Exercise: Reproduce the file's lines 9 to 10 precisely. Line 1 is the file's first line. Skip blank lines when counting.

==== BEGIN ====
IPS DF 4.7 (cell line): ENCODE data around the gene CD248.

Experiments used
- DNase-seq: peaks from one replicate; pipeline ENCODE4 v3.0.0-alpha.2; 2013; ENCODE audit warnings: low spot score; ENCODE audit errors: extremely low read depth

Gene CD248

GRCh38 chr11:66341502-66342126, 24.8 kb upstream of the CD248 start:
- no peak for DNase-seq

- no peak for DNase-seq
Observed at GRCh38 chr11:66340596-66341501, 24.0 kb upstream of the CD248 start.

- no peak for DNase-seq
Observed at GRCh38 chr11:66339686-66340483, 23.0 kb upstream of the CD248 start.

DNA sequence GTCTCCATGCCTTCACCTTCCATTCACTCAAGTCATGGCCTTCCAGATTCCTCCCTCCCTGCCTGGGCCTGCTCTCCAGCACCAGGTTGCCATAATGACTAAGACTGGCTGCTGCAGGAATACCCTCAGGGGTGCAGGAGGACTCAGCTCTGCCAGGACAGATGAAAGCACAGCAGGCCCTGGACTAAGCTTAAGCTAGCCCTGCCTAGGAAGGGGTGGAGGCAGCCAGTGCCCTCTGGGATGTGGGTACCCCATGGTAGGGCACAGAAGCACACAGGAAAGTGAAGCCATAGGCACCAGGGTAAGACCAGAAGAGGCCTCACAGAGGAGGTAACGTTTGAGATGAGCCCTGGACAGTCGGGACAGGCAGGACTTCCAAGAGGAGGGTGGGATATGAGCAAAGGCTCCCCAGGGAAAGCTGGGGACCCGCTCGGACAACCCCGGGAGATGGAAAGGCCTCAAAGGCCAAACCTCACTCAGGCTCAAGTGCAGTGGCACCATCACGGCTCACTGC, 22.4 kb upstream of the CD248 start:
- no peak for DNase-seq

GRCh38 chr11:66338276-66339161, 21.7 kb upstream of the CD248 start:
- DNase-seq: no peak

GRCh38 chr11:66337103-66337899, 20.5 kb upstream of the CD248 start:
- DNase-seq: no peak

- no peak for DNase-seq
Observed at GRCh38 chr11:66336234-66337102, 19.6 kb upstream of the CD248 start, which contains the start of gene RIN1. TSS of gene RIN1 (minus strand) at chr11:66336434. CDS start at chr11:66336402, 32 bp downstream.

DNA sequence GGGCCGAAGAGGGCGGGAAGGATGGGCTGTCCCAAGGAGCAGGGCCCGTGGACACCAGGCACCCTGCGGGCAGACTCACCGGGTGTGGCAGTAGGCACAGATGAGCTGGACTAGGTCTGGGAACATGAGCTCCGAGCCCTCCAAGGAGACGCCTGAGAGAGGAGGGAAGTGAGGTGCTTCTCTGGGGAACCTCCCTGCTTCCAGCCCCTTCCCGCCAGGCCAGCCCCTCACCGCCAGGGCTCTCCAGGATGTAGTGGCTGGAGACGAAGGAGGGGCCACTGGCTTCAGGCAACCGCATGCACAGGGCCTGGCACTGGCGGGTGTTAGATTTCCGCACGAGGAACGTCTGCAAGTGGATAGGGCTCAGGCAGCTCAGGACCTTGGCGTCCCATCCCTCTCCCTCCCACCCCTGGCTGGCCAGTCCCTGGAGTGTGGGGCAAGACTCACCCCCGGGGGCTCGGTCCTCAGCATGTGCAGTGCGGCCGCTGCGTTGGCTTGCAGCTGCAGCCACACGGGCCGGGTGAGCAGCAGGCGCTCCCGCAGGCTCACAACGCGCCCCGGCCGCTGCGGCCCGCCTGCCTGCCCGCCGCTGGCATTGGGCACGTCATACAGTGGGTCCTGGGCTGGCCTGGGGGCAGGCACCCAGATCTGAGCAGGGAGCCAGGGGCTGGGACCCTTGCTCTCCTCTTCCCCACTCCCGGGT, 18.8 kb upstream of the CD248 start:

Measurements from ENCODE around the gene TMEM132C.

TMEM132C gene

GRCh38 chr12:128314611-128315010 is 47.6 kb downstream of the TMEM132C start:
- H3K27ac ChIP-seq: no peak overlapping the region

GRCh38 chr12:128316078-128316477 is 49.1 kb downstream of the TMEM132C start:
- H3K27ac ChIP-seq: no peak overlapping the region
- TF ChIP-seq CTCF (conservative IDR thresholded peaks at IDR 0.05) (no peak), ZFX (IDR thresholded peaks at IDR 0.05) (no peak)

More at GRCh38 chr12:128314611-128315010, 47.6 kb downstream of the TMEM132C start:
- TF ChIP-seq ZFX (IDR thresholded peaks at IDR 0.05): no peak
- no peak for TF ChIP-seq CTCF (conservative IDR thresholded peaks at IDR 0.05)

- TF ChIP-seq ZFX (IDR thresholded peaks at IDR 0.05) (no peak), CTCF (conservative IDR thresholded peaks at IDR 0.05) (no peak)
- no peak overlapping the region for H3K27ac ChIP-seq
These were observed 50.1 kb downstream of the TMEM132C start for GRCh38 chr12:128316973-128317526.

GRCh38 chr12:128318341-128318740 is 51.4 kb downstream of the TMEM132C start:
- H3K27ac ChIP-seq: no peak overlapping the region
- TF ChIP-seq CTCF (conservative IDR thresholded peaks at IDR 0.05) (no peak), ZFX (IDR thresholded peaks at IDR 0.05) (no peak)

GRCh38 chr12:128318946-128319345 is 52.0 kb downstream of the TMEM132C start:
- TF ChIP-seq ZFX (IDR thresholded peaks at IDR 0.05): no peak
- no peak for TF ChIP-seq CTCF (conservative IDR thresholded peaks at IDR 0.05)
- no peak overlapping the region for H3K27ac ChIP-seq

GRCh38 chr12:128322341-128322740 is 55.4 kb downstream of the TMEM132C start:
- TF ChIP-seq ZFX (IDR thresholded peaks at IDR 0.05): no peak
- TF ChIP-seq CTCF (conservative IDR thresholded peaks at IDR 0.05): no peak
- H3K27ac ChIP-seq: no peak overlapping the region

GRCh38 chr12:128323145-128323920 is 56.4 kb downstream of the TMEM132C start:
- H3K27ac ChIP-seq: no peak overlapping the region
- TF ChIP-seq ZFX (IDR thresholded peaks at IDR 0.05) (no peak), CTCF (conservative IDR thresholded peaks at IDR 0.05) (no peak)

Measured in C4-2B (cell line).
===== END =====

- no peak for DNase-seq
Observed at GRCh38 chr11:66339686-66340483, 23.0 kb upstream of the CD248 start.